Children's books, children's books, Forgotten books, Uncategorized

Book of the Week: Dimsie, Head Girl

For this week’s BotW, we’re back in the world of the boarding school books that I love so much, after I happened upon this on the collectible shelf of the charity shop last week for the bargain price of £2.  My love of the Chalet School, Drina books and boarding school and ballet books in general is well known, but I’d never had a chance to read any of the Dimsie series – which was out of print by the time I was old enough to read them.  This is the sixth book in the series, and so probably not the best place to start, but I’m not one to let a trifle like that stop me!

Colour illustration from the front of Dimsie, Head Girl
Who hasn’t felt a bit confused when reading a Girl’s Own book? The illustration is lovely though.

Dimsie is a prefect at Jane Willard Foundation, and the start of this book sees the prefects shaken by the unexpected departure of the head girl Erica and her replacement with the dreamy second prefect Jean.  The title gives it away that Jean’s reign may not be a long one, but it’s a lot of fun watching how it all unfolds.  Dimsie is a butter-inner, slightly lacking in tact, but utterly devoted to her school.  When she sees that Jean isn’t pulling her weight in the way that she should be, she tries to set the Head girl on the right track.  When one of the new prefects proves to be too officious and inflexible in her dealings with the younger girls, it’s Dimsie who tries to sort the situation out.  To be honest, I’m surprised she wasn’t Erica’s replacement in the first place – except for the fact of course that that if she had, the author wouldn’t have had a book!

It wouldn’t be a boarding school book without the Middles causing trouble – here it takes the form of insubordination to the prefects, illegal pet keeping and midnight feasts.  What more could you want?  And yes, this is a slightly higher level of spoilers than I usually give out – but to be honest, I can’t  imagine that many of you are going to be able to lay your hands on a copy of this!  Which is a shame really, because it’s not half bad – some of it is funny in a way the author didn’t intend but that’s one of the joys of reading a book written for children in the 1920s now!  It does have some of the usual problems of outdated language and a very homogeneous cast, but that’s sadly to be expected in a children’s book of this era and it’s by no means as bad as some.

My copy of Dimsie, Head Girl
Im inclined to think that this was a proper bargain for £2.

This was my Dorita Fairlie Bruce book, and I suspect it won’t be my last – I’ve already been playing on the used book websites to see if I can find more.  Because of course what I need at the moment is more books.  Of course it is.  The big worry is if it sends me off down another rabbit hole of classic school story authors that I haven’t read.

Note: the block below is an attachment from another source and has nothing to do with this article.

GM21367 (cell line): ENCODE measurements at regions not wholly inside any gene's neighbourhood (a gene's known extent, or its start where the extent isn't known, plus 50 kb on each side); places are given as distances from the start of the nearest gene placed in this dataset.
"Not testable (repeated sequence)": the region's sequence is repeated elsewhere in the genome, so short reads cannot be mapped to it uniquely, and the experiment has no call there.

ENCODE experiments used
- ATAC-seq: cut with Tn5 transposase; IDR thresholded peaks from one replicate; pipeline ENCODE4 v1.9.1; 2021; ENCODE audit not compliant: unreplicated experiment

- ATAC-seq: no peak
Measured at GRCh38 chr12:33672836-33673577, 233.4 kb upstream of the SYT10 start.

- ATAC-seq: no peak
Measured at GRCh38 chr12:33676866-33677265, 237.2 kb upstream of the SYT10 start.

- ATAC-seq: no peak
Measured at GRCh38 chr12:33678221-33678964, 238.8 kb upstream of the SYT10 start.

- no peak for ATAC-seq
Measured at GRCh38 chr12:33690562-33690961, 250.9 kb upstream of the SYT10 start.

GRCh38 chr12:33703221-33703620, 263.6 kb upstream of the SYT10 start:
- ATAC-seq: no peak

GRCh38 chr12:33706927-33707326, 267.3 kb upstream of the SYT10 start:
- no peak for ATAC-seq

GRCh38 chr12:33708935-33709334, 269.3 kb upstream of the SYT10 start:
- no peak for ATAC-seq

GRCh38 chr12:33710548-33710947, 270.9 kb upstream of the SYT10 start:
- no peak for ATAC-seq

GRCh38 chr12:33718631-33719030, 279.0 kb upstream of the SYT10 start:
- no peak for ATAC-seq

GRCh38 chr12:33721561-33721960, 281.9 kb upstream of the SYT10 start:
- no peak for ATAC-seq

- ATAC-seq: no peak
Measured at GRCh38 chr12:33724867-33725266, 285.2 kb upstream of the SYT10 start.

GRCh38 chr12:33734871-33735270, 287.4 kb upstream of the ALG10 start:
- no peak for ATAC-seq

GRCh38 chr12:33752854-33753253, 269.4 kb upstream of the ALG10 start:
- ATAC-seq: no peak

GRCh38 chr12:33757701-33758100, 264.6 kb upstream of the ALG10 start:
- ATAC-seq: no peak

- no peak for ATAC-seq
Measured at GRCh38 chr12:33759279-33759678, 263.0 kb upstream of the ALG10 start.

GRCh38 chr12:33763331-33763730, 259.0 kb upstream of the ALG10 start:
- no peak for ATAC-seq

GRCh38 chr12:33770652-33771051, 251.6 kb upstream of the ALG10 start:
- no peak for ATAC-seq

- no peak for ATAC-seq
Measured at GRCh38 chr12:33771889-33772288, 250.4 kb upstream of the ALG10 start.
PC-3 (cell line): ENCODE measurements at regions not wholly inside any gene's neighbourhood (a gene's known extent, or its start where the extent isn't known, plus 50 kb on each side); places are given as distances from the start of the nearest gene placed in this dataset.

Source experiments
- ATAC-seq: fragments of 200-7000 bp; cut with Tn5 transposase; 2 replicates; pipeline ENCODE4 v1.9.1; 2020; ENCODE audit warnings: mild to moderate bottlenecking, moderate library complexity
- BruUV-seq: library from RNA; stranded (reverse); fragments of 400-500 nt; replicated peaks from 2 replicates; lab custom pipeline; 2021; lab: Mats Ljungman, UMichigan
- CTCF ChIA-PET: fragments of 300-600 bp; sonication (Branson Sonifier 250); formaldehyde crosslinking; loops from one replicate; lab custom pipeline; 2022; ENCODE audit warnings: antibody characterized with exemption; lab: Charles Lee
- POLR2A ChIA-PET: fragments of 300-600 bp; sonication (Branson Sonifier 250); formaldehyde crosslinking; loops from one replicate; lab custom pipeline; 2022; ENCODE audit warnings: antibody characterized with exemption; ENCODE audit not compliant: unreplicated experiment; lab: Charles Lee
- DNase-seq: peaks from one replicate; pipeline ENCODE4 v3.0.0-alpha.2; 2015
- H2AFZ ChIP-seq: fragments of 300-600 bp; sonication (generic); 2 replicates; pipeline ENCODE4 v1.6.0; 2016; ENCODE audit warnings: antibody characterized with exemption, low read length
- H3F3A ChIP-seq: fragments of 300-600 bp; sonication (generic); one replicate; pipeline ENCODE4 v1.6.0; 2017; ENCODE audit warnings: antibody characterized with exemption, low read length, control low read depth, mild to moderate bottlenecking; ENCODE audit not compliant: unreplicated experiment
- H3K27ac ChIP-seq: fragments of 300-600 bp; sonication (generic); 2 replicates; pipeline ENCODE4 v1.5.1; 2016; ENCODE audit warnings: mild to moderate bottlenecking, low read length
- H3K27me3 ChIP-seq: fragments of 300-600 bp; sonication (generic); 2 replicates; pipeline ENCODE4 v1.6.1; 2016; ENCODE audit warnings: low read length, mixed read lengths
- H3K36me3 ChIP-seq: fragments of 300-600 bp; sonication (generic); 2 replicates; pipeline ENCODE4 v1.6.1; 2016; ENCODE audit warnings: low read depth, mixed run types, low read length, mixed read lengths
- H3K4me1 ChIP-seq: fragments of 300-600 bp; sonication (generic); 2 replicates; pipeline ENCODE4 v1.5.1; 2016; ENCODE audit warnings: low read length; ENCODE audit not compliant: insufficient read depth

Happy reading!

Uncategorized

Recommendsday: The Early Birds

Longtime readers will be well aware of my love for Laurie Graham.  Gone With the Windors is one of my all-time favourite books and while reading Paula Byrne’s biography of Kick Kennedy I’ve been reminded again how good her historical research is.  It’s been seven years since she wrote a contemporary novel, but the Early Birds is her first sequel and is actually a return to the group of women we first met in Future Homemakers of America, which came out more than 15 years ago.

Copy of The Early Birds by Laurie Graham
Here’s the airport edition – spotted at Luton on the way to Croatia the other week

For those who haven’t read the first book, the gang were brought together by a coincidence of geography in the 1950s.  Most of them were US airforce wives, posted to Suffolk along with their spouses.  One, Kath, was a local they met on a trip off-base.  That’s all you really need to know.  The Early Birds rejoins them in American in at the turn of the millennium when the ladies are in their 70s.  Peg is moving across the country to help with the care for her ex-spouse.  Old age is catching up with the gang, but their friendship and their sense of fun endures. Then 9/11 happens and the world changes and there are lots of new questions – not least was life as an air force wife worth it?

My favourites of Laurie Graham’s books tend to be the laugh out loud funny ones.  This is more a wry smile and the occasional giggle sort of book, but it is a wonderfully touching portrait of female friendships and camaraderie that has endured through time, distance and changing circumstances, forged in the shared terror of what could happen to your husband while he was flying a jet plane – and what would happen to you if the worst did happen.  They don’t all like each other all the time, they sometimes enjoy a bitch about each other, but when something bad happens to one of them, they’ll move heaven and earth to help.